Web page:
Stephen Marker: There is a pivot coming to the cybersecurity market…it is this transition away from what is known in the market today as a “defense in-depth model” which has shown good success, but requires perfect execution. The shift moves us from this layered defense model to a model where the inherent method that your systems and networks operate greatly reduces the value of any single attack or penetration. In this transition, you are going to see a pivot from static networks and static defenses, to defenses that continually change and networks that continually change. This will make it such that the attack surface that the adversary sees it constantly shifting. Thus any time they penetrate the network, the value they can gain is limited and their access point shifts out from underneath them. And also reducing the need for cyber “hunt” activities that try to find adversaries in your network. This pivot in the market is already starting. A few years ago it was pure research but now we are starting to see products come to market within the cybersecurity space that implement these approaches.
EM: What type of challenges are you facing currently? What challenges have you overcome recently?
Stephen Marker: In some of the customer markets, there are significant threats out there today. One of the things recently that our government customers and some of our CIKR markets have faced are the vulnerabilities associated with the amount of legacy systems they have in their architectures. These are systems that are critical to operations, but there isn’t budget to upgrade to current cybersecurity standards. This threat that legacy equipment poses across all of our industries is truly one of the things that keeps me up at night. To help our customers combat this, we must create a more focused approach on applying, what in the security world they call compensating security controls around these devices rather than trying to upgrade them directly. We have found great success in helping our customers mitigate the threats posed by legacy devices in this manner, and do it within budgets that are affordable. When I think of our support to the electronic warfare market, many of the challenges that are faced are not necessarily technical. We have great technology within the industry to help our warfighter fight the fight. The challenge is how to get those systems into warfighters’ hands fast enough such that the adversary is not outpacing us. Within those areas we need to have a common approach across different areas of the electromagnetic spectrum–we should procure and deploy systems that take an integrative view of communications, signals intelligence, electronic warfare and cyber offense on the battlefield. The government’s Rapid Capabilities Offices are looking to do just this and we need to continue fund those offices to allow them to purchase the capabilities, test, and deploy them–then we are headed in the right direction.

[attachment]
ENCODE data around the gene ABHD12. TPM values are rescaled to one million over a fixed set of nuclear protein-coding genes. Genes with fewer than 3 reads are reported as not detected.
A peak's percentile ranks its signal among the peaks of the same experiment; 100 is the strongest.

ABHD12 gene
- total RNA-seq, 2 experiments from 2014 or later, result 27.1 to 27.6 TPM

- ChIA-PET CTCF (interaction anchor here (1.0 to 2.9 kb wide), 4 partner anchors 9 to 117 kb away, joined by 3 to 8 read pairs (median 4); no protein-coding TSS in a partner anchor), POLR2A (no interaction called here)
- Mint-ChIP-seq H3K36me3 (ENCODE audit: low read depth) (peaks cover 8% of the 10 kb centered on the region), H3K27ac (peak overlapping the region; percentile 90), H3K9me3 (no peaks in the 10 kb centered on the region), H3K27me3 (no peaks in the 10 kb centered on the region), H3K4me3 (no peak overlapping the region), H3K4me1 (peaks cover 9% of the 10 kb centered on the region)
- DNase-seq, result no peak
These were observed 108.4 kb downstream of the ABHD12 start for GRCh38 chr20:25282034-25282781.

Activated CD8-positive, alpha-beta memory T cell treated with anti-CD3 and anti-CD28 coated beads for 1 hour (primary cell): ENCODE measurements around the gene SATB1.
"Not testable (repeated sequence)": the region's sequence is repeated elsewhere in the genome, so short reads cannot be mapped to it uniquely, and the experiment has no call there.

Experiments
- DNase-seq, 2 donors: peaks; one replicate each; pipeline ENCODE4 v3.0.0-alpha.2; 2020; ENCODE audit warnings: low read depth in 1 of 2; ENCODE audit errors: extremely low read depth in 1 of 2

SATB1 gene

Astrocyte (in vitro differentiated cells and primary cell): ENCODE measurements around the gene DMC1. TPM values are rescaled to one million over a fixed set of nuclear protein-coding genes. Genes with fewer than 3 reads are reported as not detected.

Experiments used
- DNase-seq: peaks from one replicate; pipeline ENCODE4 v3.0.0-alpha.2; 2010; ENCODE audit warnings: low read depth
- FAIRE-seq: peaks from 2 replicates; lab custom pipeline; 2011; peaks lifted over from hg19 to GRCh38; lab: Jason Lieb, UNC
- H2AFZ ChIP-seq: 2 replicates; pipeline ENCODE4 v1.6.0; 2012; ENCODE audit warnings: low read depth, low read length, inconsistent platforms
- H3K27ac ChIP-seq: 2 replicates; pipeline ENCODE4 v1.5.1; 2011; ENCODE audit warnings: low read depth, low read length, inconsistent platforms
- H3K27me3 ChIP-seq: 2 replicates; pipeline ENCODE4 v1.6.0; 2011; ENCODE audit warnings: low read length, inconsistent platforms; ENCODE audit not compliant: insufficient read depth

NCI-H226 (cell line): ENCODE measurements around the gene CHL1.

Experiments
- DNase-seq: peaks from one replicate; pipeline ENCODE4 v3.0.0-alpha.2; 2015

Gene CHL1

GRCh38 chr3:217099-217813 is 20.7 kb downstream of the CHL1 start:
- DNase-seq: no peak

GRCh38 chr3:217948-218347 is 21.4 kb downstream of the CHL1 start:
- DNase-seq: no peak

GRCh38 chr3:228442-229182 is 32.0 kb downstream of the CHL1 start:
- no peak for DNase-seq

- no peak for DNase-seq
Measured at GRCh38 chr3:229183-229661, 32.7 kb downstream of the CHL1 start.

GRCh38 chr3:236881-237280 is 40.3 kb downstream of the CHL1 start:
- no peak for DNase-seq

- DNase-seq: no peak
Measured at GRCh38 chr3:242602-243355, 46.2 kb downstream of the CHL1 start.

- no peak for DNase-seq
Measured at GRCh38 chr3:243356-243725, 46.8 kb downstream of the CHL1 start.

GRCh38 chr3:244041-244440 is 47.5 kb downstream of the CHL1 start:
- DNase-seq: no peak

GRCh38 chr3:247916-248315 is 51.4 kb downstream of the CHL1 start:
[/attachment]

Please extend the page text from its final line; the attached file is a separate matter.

EM: If you have to craft a message to your competitors, what would that look like?
Stephen Marker: They are going to see extreme speed-to-market with high quality products from General Dynamics. We’ve honed our ability to rapidly understand the mission needs and quickly experiment with our customers, especially our innovative customers and early adopters, to make sure that solutions we are delivering to our end customers meets their operational need. Our competitors are going to see us continue to pick up the pace in churning out great quality products into the marketplace.